Peggy Cobb with King less than two months after a St. Louis cop shot her in the leg.
Spooked by a pit bull on Saturday, a St. Louis cop opened fire on the dog — only to accidentally shoot a 29-year-old police recruit in the wrist.
Not exactly a great look. And it wasn't the first time the officer had done something like this, according to the St. Louis Post-Dispatch
. The paper, citing sources, identified the dog-fearing cop as Officer Lavell Bell, a six-year veteran, who reportedly shot the mother of a murder victim in 2015 while firing at her dead son's dog.
"I don't think he should have got his job back in the first place," the mother, Peggy Cobb, tells the Riverfront Times
(For the record, police have refused to identify the officer or confirm he was involved in both incidents.)
Cobb and her family had already been distraught on the afternoon of October 29, 2015. Her oldest son, James Cobb Jr., and his best friend Haris Hajdarevic had been gunned down the night before in front of the family's house in Bevo Mill. A prosecutor would later describe the twin killings as an "ambush."
As our 2016 cover story about the case detailed,
James Cobb Jr. had been in a custody battle with his ex-girlfriend over their baby son, and the shooter was her new boyfriend. Less than 24 hours after the double murder, police arrived with child services workers to pick up the baby while custody was sorted out.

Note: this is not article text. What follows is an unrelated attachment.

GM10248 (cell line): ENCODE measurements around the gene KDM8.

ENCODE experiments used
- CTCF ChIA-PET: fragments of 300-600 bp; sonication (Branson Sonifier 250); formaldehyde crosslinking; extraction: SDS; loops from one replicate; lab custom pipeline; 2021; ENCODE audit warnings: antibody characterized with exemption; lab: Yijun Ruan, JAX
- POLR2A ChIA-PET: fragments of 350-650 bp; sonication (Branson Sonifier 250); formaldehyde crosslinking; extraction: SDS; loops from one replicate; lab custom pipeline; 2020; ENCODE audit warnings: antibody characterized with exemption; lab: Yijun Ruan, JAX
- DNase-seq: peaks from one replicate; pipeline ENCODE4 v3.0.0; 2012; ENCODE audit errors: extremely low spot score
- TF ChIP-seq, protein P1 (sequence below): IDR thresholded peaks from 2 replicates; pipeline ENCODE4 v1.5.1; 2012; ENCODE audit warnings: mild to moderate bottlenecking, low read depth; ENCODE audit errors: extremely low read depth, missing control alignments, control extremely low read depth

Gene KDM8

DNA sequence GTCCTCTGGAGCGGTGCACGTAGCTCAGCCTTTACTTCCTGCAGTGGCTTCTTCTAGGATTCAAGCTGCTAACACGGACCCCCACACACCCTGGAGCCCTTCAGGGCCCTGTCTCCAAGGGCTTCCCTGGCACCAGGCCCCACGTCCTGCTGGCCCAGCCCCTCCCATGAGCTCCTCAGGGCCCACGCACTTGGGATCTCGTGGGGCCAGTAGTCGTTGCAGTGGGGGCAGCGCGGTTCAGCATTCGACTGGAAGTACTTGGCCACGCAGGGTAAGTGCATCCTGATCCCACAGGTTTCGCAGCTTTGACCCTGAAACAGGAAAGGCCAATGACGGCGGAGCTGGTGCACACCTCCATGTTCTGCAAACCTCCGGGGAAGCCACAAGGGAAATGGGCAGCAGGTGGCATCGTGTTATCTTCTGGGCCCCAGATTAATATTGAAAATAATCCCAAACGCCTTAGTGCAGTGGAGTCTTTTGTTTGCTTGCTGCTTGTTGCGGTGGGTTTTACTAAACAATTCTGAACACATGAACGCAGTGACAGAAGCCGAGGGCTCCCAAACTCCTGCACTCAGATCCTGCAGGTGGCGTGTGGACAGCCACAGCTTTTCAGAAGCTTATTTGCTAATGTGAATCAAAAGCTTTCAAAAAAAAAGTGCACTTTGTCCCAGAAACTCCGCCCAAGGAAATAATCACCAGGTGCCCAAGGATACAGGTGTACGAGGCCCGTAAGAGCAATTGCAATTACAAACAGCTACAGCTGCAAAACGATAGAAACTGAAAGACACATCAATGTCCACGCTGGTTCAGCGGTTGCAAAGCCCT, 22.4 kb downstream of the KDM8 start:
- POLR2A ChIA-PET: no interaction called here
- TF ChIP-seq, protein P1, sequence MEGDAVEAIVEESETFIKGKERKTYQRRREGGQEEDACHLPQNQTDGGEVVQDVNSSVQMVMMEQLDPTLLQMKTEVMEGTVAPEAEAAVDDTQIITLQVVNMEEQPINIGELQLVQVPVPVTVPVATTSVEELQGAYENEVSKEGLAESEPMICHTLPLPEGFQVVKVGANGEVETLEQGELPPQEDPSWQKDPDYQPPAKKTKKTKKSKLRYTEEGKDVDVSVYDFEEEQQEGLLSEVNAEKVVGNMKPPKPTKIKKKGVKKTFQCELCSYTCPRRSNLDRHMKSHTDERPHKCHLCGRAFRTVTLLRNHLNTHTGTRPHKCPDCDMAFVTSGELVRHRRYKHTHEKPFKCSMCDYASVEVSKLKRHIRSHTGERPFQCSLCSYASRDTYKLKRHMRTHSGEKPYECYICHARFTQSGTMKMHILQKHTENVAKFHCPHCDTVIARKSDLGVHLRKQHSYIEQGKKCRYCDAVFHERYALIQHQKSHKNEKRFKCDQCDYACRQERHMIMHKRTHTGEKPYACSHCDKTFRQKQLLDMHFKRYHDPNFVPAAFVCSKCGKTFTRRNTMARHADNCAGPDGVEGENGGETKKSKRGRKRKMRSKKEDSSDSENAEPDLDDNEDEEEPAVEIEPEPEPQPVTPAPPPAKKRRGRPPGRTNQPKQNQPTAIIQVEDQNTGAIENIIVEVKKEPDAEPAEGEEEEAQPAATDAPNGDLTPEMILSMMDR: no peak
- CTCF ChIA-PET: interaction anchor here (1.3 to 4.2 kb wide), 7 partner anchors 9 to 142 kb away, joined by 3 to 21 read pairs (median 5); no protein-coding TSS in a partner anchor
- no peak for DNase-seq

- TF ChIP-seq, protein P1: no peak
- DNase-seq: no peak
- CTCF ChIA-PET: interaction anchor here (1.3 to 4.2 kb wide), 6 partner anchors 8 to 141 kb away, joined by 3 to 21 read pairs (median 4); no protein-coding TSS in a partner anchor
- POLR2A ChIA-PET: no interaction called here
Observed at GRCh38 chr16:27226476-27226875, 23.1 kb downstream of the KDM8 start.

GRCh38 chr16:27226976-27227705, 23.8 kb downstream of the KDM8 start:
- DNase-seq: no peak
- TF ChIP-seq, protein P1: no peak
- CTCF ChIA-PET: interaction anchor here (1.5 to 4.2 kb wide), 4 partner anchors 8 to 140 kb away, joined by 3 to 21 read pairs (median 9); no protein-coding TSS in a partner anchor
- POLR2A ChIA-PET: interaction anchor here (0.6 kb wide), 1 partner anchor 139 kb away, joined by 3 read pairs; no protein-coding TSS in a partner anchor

See Also: Rey Hernandez Guilty in Murders of James Cobb Jr. and Haris Hajdarevic
When they arrived, James Cobb Jr.'s dog, King, hopped a baby gate and barked at officers. One of the cops — who's now been identified as Bell, according to the Post-Dispatch
— pulled his gun and squeezed off an errant round that slammed directly into Peggy Cobb's shin.
Police at the time claimed King "lunged" at the officer. Peggy Cobb says that's absolutely not true, insisting the dog only barked at the strangers.
"I was standing right there," she says. "I'm the one who got shot." And King, she points out, never bit the officer, even though the bullet missed him.
Peggy Cobb was stunned when she read the Post-Dispatch
article identifying Bell as the common link between the 2015 incident and Saturday's shooting. She says she doesn't understand how an officer, with all firearms training required for the job, could still be firing wildly at dogs nearly three years after she was shot.
Haris Hajdarevic, left, and James Cobb Jr. were close friends who were shot to death in 2015.
"He does not need to be an officer," she says, adding, "How do you get your job back when you shoot somebody in their home?"
Cobb is still planning to sue the department. She's had two surgeries on her leg and says doctors may recommend more, although she's leery of undergoing another operation.
"I'll always have pain in my leg forever," she says.
Police say the investigation into the 2015 shooting was closed as an "accidental injury," and the case was not reviewed by the Circuit Attorney's Office.
Saturday's shooting of the recruit is still under investigation. Police say officers were responding to a disturbance in the Carondelet neighborhood. They were reportedly met at the door by a woman with a pit bull.
The officer shot the dog, but also hit the cadet. He had a familiar explanation — the dog lunged at him.
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